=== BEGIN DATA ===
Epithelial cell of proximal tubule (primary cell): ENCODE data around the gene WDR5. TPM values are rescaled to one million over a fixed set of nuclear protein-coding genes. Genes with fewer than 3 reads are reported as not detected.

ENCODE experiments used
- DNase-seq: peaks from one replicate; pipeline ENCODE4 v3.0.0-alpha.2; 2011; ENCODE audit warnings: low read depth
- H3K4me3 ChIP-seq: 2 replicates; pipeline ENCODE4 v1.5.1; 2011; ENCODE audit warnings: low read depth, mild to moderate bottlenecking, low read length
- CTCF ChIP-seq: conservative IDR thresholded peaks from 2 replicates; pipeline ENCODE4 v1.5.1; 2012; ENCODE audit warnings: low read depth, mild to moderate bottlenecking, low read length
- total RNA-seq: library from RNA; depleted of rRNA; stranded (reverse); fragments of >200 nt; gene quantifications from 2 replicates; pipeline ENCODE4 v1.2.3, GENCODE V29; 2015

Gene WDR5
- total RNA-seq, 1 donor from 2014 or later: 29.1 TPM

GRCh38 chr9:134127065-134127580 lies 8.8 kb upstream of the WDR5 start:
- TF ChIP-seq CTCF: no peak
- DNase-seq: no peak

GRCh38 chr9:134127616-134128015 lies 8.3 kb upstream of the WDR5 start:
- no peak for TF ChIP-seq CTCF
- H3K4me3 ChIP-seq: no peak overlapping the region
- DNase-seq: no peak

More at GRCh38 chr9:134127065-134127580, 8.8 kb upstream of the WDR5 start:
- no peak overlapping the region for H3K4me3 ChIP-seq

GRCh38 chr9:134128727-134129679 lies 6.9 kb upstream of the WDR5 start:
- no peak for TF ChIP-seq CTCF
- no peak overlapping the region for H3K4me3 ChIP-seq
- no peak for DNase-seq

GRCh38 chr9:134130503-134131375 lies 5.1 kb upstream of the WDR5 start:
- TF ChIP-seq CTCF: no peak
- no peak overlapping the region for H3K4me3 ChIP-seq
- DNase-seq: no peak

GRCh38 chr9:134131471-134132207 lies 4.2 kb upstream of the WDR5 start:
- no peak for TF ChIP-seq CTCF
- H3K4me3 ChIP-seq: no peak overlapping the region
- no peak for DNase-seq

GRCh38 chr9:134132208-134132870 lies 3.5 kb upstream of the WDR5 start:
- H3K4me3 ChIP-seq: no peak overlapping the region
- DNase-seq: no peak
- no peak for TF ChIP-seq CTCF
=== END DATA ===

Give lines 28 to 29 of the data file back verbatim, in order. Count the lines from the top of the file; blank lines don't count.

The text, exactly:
- H3K4me3 ChIP-seq: no peak overlapping the region
- no peak for DNase-seq